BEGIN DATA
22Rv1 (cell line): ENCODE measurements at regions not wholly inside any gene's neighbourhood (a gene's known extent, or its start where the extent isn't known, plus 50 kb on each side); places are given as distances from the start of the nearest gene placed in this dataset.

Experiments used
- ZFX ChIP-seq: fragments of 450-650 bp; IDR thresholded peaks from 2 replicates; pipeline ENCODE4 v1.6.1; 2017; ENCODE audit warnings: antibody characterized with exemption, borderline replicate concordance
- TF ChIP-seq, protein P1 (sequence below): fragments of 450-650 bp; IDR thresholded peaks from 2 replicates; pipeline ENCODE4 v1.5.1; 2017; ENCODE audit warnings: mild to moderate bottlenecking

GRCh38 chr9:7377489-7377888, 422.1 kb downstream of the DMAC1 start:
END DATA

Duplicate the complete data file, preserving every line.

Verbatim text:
22Rv1 (cell line): ENCODE measurements at regions not wholly inside any gene's neighbourhood (a gene's known extent, or its start where the extent isn't known, plus 50 kb on each side); places are given as distances from the start of the nearest gene placed in this dataset.

Experiments used
- ZFX ChIP-seq: fragments of 450-650 bp; IDR thresholded peaks from 2 replicates; pipeline ENCODE4 v1.6.1; 2017; ENCODE audit warnings: antibody characterized with exemption, borderline replicate concordance
- TF ChIP-seq, protein P1 (sequence below): fragments of 450-650 bp; IDR thresholded peaks from 2 replicates; pipeline ENCODE4 v1.5.1; 2017; ENCODE audit warnings: mild to moderate bottlenecking

GRCh38 chr9:7377489-7377888, 422.1 kb downstream of the DMAC1 start: